ONE OF Scotland’s largest local authorities has been warned it will be hit with a legal claim unless it immediately honours pensions promises made to female employees as part of an equal pay settlement.

In 2016 North Lanarkshire Council was ordered by government body the Scottish Public Pensions Agency to give all women the option of having their settlements treated as pensionable pay, leaving it liable for millions of pounds in back pension contributions.

Around 2,000 women chose to have their pensions recalculated, but despite paying their own additional contributions to North Lanarkshire in 2016 and 2017 are yet to have the value of their individual pensions readjusted.

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For those still in work this means they do not currently know what their retirement income will be, while for those already retired it means they are continuing to be underpaid.

Thompsons Solicitors lawyer Peter O’Donnell, who is representing 200 members of the GMB union who settled with North Lanarkshire, said the delay is unacceptable and if the pensions deal is not finalised by the end of this month he will be taking action on their behalf.

“If we have heard nothing by the end of March then we are looking at further action,” Mr O’Donnell said.

While the council is responsible for recalculating the women’s pension benefits, those calculations must then be approved by the Strathclyde Pension Fund, which is the relevant section of the Local Government Pension Scheme.

Mr O’Donnell said he would take action against one or the other “depending on where the fault lies”.

“If it’s with the council then we will sue for breach of contract,” he said. “If it lies with the pension fund then we will refer it to the Pensions Ombudsman.”

A spokeswoman for North Lanarkshire confirmed that the local authority is still working on its recalculations and has not yet passed any information or money onto the Strathclyde Pension Fund.

“The council is fully committed to meeting its equal pay obligations,” she said.

“The volume of claims in this case, and the complexity of the information requiring to be exchanged with Strathclyde Pension Fund, means the process has taken longer than we had hoped.

“However, we are working hard to resolve any outstanding issues and expect to be able to complete the process shortly.”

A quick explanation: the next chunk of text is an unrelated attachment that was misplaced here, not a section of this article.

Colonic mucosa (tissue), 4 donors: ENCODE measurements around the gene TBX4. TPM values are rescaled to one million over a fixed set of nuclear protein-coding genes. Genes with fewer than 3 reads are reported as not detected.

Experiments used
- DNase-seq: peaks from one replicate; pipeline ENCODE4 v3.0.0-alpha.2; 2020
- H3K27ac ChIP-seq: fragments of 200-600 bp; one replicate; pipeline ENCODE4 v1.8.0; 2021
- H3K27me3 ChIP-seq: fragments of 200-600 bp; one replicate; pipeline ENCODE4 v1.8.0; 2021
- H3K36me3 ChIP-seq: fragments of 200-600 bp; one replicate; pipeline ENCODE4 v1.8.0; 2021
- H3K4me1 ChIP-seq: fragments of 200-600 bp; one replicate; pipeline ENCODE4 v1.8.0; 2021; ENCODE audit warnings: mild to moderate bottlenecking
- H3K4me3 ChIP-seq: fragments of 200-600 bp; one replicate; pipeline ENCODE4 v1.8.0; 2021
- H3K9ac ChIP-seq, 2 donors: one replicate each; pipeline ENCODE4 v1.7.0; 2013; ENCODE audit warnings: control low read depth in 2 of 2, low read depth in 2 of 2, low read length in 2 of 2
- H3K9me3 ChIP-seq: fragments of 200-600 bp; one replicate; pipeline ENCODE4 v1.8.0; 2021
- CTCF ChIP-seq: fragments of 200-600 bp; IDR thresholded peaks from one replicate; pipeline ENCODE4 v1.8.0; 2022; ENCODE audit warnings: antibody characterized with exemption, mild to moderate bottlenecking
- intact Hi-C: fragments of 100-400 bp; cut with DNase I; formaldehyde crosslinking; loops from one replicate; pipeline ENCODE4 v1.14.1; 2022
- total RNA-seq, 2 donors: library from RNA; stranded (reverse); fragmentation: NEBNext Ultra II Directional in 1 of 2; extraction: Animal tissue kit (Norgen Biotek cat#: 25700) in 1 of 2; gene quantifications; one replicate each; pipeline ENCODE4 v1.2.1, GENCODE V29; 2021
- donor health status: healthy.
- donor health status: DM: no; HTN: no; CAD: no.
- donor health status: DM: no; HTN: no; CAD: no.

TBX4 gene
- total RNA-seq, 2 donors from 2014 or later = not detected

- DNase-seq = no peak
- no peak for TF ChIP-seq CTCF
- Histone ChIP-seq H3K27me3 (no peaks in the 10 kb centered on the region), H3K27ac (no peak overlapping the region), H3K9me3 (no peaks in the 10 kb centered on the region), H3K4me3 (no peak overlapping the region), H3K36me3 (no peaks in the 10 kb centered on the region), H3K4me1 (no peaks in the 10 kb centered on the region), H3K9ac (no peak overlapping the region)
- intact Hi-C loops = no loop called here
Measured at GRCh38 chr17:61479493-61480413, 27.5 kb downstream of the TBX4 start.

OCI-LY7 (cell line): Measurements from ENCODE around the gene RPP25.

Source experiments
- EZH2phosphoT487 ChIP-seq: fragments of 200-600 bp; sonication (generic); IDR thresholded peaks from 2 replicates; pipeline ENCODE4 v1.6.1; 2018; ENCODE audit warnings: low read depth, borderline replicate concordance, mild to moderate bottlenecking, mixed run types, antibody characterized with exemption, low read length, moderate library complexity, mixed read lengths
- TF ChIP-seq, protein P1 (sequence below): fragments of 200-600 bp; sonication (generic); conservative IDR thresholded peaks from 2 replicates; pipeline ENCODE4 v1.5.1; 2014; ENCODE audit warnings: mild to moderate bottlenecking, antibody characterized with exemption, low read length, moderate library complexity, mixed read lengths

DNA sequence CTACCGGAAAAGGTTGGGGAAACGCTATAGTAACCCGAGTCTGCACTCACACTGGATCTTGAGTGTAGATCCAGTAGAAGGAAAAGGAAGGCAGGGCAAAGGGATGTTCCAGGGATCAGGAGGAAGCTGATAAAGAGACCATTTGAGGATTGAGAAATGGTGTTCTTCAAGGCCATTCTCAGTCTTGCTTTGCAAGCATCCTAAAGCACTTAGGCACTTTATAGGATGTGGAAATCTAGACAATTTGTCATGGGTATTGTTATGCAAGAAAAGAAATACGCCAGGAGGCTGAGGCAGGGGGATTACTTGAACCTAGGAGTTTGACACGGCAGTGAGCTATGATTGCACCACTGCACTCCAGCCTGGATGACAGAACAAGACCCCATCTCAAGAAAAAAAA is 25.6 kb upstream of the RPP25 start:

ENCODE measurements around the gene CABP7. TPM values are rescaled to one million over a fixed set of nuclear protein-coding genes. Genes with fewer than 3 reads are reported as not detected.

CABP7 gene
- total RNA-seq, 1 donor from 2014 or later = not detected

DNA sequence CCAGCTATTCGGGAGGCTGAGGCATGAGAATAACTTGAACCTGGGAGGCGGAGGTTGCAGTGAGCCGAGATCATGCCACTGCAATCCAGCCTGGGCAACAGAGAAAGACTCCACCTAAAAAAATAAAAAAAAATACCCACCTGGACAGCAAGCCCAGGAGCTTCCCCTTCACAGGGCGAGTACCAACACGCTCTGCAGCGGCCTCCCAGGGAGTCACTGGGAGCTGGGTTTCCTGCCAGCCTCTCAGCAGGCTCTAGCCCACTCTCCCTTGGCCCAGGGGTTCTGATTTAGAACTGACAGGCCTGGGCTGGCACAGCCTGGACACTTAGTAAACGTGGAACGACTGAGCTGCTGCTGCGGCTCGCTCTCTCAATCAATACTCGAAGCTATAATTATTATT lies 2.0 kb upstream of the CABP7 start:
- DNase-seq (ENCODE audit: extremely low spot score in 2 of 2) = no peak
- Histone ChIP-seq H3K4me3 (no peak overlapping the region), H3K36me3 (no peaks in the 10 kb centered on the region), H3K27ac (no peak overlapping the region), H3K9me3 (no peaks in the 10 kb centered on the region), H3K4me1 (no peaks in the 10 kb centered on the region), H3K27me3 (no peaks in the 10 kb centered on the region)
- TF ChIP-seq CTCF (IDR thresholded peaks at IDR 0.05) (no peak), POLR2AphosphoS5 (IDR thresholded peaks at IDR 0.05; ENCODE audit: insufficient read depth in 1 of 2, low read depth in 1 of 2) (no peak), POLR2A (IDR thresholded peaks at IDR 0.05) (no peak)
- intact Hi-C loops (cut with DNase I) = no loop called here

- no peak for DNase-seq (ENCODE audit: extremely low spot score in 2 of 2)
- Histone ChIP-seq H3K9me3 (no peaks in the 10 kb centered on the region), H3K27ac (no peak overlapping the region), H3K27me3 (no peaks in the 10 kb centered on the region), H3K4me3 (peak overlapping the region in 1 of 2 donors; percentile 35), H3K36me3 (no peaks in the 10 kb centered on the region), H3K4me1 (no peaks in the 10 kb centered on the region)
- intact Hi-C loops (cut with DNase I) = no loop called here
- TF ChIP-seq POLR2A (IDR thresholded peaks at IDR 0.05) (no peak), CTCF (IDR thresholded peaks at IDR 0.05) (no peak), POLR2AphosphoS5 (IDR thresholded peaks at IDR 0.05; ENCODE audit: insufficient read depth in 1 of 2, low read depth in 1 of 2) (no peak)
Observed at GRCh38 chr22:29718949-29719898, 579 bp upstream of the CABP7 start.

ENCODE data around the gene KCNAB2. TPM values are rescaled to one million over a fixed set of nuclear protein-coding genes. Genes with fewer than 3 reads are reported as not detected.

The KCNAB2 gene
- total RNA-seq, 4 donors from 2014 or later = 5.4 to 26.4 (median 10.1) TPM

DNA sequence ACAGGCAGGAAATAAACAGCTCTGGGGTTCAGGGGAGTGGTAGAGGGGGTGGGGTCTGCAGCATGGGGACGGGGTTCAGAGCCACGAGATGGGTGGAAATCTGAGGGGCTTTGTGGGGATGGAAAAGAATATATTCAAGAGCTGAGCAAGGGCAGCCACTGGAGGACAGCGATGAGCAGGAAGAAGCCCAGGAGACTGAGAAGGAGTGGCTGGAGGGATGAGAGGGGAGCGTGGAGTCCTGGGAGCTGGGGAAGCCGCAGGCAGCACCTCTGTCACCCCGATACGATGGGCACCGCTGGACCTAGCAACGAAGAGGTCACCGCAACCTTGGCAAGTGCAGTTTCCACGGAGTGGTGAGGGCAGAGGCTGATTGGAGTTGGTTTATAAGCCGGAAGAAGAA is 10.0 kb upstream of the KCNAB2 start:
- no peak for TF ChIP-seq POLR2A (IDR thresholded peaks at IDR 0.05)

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At £130 million North Lanarkshire - Scotland’s largest local authority after Glasgow City Council, the City Of Edinburgh Council and Fife Council - has so far paid out more than any other Scottish council to settle equal pay claims.

The pensions issue relates to the so-called second-wave of claims, which came after a 2006 pay deal designed to iron out historical discrepancies between what men and women were paid for work of equal value was itself found to be discriminatory.

The amount paid out by North Lanarkshire will be dwarfed by what Glasgow is likely to have to pay to settle its own second-wave disputes.

Earlier this year Glasgow agreed to negotiate a settlement with 11,500 current and former female workers rather than continue to fight them in the courts.

It has been estimated that settling the claims could cost the council up to £500m, but that figure is likely to rise significantly because those representing the women are demanding that all back payments qualify as pensionable pay.

Stefan Cross QC of Action 4 Equality Scotland, which is acting for 7,500 women, said that pensions “would be red line”, adding that if settlements are "not pensionable then we won’t have an agreement”.

Trade unions the GMB and Unison, which are each representing in the region of 2,000 Glasgow claimants, are taking the same stance.

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GMB Scotland organiser Hazel Nolan said that pensions are “a huge part of our claim” because “what the women get back in pensions could be larger than their payout”.

Unison regional manager Peter Hunter added that the union would be insisting in negotiations “that the claimants get information about their rights to get it treated as pensionable pay”.